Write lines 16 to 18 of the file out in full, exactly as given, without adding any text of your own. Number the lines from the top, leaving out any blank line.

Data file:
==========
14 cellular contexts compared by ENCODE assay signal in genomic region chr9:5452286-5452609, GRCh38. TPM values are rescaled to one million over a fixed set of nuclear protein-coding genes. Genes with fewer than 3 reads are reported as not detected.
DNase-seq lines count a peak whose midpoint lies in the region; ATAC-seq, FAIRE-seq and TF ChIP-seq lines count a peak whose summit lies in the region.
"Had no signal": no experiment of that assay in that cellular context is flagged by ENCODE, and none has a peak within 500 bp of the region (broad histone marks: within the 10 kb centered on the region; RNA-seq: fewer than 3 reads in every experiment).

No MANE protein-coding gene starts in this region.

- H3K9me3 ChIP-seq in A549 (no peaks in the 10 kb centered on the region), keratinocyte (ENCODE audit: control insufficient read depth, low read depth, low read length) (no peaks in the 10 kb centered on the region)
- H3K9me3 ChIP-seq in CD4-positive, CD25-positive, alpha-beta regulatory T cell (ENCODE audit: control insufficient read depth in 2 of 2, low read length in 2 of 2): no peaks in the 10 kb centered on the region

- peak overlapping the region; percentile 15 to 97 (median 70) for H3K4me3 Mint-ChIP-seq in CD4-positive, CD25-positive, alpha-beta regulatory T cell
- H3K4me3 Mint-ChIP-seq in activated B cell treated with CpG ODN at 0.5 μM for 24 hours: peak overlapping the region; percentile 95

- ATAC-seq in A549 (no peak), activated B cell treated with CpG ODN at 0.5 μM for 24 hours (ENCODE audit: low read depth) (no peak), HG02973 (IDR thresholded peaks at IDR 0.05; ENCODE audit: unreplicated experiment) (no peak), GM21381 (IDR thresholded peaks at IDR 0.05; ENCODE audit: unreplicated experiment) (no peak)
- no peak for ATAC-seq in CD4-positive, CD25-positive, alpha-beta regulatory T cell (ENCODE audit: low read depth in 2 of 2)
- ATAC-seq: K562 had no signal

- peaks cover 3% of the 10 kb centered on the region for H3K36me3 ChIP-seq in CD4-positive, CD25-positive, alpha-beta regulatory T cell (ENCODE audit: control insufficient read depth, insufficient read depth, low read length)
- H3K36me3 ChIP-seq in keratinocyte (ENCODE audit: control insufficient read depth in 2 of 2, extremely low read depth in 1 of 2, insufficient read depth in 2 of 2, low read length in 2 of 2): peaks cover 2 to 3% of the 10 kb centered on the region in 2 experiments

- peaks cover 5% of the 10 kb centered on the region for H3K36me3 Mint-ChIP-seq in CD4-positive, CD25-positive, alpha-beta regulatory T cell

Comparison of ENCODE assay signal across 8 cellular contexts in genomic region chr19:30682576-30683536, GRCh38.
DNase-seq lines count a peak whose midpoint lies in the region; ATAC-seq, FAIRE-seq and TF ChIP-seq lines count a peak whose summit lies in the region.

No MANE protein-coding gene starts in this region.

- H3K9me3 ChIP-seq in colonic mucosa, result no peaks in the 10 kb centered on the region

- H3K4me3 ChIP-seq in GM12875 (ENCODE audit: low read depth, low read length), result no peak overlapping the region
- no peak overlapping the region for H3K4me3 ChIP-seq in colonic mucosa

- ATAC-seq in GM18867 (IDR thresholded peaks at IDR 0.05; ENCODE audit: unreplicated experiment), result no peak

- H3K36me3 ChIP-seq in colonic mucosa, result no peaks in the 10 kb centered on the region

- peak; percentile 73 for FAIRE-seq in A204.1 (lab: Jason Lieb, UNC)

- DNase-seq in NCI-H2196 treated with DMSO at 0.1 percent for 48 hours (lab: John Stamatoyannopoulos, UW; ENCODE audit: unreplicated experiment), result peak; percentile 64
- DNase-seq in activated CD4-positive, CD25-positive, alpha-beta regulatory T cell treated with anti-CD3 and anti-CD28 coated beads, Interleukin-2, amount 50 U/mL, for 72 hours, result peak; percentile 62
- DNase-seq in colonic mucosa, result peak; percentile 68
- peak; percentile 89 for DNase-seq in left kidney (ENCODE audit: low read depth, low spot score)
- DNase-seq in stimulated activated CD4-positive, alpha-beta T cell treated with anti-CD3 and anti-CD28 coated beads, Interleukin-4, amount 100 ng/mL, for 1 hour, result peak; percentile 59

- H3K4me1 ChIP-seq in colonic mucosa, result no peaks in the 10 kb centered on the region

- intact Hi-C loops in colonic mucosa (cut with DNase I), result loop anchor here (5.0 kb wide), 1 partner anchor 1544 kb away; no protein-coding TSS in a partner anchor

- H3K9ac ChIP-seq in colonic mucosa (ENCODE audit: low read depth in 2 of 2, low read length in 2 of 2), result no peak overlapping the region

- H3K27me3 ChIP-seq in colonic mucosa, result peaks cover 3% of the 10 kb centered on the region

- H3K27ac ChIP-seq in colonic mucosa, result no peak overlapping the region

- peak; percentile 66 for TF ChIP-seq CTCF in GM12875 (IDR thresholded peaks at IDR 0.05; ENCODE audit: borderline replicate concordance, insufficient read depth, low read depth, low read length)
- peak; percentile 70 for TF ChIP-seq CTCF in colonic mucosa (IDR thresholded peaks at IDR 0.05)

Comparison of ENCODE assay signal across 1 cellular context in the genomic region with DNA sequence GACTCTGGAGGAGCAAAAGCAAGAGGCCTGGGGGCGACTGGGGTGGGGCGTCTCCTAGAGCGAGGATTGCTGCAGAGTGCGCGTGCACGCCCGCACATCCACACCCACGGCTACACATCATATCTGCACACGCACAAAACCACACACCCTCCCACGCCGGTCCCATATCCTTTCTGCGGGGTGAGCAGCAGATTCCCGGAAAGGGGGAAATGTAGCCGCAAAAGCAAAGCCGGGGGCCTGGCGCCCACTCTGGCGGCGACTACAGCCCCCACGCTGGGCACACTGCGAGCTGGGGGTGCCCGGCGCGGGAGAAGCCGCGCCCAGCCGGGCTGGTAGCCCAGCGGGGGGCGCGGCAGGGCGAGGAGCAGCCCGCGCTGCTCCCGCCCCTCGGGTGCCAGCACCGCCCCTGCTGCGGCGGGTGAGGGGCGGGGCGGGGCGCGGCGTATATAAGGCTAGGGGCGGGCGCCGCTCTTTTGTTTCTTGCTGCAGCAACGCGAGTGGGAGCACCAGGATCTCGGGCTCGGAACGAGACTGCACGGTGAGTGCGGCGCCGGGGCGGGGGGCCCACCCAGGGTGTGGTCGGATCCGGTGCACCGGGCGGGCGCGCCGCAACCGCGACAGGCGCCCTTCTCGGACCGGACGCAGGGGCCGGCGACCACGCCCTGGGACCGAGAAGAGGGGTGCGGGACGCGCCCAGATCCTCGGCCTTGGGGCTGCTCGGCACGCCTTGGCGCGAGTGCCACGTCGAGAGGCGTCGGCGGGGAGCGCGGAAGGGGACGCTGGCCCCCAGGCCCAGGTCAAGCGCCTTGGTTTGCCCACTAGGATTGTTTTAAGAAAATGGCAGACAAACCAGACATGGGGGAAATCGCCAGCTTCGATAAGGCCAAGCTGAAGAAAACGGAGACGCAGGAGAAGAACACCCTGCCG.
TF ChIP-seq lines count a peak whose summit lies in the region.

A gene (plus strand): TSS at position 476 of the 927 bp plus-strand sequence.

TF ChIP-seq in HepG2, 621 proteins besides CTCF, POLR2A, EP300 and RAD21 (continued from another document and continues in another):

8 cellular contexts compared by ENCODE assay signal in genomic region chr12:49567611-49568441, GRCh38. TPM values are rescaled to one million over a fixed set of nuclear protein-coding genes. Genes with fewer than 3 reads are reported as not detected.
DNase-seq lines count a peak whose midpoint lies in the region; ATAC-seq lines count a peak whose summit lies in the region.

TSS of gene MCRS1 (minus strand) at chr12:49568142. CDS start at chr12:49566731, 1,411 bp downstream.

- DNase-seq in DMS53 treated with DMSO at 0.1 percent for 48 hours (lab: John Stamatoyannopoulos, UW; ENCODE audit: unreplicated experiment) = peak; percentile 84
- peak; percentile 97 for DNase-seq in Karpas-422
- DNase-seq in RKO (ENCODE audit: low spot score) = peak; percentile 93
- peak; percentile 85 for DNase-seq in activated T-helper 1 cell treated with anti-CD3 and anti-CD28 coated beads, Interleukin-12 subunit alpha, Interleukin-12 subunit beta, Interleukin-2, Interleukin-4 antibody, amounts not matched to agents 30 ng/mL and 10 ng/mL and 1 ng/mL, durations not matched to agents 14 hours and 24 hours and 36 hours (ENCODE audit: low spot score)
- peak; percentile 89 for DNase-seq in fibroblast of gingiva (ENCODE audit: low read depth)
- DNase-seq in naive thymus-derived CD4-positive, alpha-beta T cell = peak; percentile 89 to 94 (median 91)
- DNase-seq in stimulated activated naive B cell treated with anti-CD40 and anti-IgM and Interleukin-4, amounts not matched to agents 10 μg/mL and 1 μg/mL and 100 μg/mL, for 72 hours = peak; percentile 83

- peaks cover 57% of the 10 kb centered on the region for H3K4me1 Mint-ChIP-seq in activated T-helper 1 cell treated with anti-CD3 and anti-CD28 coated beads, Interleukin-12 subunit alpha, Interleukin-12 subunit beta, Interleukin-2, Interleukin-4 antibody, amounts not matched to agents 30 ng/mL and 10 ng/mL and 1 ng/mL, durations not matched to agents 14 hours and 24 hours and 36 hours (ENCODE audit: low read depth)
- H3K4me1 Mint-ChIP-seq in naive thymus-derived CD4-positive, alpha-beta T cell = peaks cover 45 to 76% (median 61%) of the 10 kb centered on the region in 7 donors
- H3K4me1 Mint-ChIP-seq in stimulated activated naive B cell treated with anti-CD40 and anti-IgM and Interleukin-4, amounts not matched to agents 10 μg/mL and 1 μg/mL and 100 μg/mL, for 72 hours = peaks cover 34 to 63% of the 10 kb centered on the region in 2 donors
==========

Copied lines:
DNase-seq lines count a peak whose midpoint lies in the region; ATAC-seq, FAIRE-seq and TF ChIP-seq lines count a peak whose summit lies in the region.

No MANE protein-coding gene starts in this region.

- H3K9me3 ChIP-seq in colonic mucosa, result no peaks in the 10 kb centered on the region